The Minister for Education, Norma Foley, has told the Joint Committee on Education that there were mixed views in terms of antigen testing in schools, but she will await the findings of an expert group set up by Professor Mark Ferguson of Science Foundation Ireland.

That report is expected this month, and Ms Foley said that if the findings recommend antigen testing in schools and in a variety of other settings, her department would follow public health advice and recommend that they be used.

Speaking on RTÉ's Today with Claire Byrne yesterday, Ms Foley said antigen testing in schools has not been recommended by public health officials at this point, but should that advice change, then the Government will meet that change.

Addressing questions about the 2021 Leaving Cert at the committee today, Ms Foley said clarity and choice was being offered to students.

She encouraged pupils to sit the written exams in June as well as availing of the accredited grades system, and reiterated the point that both options were open to students and the final certificate would not stipulate how the marks were awarded. 

Ms Foley said legislation would be introduced shortly to allow the accredited grades process be overseen by the State Examination Commission. She said it was not difficult or problematic, and would address issues such as teacher indemnity and the prohibiting of canvassing of teachers during the work of accredited grades.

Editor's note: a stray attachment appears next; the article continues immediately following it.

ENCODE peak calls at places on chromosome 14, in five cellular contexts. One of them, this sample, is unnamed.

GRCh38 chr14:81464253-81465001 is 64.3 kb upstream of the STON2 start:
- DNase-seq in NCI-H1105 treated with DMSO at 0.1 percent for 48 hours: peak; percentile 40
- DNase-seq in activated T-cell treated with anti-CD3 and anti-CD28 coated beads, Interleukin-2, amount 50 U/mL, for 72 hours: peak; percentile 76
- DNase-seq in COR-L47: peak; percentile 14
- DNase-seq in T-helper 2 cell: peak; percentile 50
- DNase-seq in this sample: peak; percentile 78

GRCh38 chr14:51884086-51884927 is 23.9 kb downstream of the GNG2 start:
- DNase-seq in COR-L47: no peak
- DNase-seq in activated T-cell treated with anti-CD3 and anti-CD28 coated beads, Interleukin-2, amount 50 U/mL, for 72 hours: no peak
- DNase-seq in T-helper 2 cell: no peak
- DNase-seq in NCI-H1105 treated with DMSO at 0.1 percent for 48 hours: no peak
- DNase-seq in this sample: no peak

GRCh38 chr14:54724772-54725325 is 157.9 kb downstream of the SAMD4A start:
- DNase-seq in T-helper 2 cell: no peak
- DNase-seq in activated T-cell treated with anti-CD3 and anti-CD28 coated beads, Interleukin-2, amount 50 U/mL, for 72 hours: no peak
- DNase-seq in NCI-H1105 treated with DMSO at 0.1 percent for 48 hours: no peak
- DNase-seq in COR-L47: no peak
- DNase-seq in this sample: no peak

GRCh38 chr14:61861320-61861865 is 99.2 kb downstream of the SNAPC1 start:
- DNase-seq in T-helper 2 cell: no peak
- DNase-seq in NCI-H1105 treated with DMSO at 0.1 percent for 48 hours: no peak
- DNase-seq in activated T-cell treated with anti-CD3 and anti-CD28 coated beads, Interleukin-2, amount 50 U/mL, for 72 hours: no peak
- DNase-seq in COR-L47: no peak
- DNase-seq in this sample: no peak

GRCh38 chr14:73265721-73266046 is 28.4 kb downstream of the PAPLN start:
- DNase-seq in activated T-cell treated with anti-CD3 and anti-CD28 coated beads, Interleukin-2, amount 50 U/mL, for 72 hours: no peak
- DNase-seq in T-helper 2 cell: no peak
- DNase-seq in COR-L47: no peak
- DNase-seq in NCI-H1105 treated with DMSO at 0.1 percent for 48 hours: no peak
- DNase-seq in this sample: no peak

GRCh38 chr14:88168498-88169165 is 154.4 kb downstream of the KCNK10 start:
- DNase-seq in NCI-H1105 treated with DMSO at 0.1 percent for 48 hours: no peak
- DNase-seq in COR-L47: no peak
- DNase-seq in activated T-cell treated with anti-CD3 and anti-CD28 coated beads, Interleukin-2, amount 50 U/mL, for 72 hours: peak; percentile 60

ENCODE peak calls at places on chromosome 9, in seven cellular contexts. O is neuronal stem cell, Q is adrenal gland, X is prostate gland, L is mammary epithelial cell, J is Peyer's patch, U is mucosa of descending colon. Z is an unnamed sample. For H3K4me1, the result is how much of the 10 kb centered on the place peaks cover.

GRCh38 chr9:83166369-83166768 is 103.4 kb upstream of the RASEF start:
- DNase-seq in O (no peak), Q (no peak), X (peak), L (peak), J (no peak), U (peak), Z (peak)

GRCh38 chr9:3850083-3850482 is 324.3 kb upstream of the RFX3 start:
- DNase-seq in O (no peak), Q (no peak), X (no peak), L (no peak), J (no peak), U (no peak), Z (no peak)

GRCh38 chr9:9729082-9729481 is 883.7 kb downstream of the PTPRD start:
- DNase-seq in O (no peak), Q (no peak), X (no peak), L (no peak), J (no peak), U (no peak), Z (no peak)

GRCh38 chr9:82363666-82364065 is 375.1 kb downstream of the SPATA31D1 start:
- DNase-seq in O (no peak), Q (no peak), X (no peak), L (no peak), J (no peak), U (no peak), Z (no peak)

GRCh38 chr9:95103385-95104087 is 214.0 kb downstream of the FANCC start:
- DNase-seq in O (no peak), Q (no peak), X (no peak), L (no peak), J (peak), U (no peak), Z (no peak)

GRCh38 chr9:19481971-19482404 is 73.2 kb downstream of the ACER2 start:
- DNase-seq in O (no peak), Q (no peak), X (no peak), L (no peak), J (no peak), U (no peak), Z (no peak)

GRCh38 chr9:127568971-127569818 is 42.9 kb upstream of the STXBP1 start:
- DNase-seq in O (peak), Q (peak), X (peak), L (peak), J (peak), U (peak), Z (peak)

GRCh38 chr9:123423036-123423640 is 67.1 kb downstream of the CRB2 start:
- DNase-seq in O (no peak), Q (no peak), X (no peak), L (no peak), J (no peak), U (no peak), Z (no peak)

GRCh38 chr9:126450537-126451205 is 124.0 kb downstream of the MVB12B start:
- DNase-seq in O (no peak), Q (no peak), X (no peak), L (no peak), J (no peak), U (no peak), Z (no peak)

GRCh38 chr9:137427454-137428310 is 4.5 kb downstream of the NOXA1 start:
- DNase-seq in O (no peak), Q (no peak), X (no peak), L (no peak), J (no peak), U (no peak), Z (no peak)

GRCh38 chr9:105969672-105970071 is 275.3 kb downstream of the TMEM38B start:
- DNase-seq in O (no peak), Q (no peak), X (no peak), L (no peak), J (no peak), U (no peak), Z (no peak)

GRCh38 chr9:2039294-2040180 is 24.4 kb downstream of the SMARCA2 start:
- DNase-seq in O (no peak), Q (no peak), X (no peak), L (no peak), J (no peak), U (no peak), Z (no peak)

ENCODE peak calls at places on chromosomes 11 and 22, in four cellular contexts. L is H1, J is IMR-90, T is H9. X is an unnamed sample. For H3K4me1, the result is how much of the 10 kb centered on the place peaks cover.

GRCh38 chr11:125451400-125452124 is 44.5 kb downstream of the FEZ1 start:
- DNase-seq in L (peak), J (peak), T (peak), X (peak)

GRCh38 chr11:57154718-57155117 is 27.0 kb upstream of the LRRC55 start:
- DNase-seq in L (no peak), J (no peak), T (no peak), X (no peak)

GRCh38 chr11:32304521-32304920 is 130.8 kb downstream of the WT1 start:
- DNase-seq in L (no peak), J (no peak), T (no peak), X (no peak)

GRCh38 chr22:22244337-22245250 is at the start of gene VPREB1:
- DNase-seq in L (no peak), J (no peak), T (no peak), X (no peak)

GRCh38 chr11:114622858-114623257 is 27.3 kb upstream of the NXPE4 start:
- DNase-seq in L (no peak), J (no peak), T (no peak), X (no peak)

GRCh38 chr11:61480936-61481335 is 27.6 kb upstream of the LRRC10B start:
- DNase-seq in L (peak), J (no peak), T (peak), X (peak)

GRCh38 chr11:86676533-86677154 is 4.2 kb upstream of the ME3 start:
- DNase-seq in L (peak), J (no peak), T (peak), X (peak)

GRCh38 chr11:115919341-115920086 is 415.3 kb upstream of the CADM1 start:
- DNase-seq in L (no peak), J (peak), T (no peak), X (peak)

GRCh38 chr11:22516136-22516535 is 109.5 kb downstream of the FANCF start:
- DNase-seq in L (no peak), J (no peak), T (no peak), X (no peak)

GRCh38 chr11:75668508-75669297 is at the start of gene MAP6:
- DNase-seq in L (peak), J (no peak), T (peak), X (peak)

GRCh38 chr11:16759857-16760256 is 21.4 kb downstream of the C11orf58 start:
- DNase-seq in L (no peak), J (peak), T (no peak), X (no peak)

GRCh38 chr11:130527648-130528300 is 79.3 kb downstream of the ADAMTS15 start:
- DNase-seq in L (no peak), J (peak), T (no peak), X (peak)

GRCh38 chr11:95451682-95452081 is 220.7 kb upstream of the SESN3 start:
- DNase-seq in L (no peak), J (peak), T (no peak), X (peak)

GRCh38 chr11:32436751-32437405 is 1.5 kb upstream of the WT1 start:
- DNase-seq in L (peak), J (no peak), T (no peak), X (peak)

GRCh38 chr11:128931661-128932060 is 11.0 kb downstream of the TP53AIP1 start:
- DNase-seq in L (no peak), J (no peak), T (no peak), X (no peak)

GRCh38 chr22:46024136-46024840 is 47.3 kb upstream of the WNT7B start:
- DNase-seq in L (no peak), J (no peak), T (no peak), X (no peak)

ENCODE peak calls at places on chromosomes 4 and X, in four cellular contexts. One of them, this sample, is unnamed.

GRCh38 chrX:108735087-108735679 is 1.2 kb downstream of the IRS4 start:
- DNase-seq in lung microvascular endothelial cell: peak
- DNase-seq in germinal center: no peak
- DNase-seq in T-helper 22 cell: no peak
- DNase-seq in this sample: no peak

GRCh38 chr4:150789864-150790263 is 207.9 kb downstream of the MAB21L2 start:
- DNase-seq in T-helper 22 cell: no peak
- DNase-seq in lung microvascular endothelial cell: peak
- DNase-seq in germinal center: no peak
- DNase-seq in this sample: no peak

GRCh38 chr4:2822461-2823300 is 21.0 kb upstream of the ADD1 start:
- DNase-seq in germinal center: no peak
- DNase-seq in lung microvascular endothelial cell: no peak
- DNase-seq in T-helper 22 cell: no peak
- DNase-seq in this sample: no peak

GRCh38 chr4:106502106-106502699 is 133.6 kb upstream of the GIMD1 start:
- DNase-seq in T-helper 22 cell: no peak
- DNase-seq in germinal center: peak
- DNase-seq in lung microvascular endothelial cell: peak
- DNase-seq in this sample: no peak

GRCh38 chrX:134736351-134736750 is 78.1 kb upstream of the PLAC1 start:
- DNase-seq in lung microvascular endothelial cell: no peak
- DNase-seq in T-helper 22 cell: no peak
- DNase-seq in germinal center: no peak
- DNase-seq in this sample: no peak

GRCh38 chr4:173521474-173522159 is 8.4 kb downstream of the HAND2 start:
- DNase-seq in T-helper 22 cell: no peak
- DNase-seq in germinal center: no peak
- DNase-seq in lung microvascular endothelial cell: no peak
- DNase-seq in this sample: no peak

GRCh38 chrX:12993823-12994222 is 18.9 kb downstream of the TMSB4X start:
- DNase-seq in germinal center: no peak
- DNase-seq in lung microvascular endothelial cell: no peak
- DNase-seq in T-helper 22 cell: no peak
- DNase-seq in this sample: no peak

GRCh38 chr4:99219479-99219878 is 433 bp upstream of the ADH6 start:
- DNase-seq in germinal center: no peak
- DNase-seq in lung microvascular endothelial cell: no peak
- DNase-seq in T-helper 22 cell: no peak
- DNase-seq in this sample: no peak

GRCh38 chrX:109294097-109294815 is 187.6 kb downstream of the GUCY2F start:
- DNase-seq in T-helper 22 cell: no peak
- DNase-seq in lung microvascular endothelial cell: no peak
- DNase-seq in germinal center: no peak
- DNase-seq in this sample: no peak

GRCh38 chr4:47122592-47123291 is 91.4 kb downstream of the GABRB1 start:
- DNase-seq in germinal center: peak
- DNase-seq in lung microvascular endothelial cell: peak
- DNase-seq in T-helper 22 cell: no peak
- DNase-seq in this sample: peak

Labour TD Aodhán Ó Ríordáin acknowledged the work of Minister Foley and the Department of Education over the past number of months, but he questioned whether there was any scientific analysis to ascertain the damaging effects on pupils being deprived of in-class teaching. 

Fianna Fáil TD Padraig O'Sullivan was one of a number of speakers who said remote learning was no substitute for in-school teaching. There was a particular emphasis on the plight of children with special needs. 

Fianna Fáil Deputy Jim O'Callaghan said he welcomed the reopening of schools. He went on to say he shared the views of the Children's Ombudsman, Dr Niall Muldoon, that policies being implanted at present would have a lasting impact, and that children who look back on this pandemic with the benefit of hindsight would say that they were let down by adults during this period of time. 

The Minister of State for Special Education and Inclusion, Josepha Madigan, was asked about children in mainstream national schools with additional educational needs.

The wait of six weeks to return to school was described as discriminatory. The supplementary support scheme was also questioned whereby special needs assistants can go from one house to another causing undue concern to families of these children.

Ms Madigan said it was a voluntary scheme offering a maxim of five hours per week for four weeks.

She said it was based on public health advice with stringent measures in place, but said the department was also looking at being able to provide the programme within schools themselves.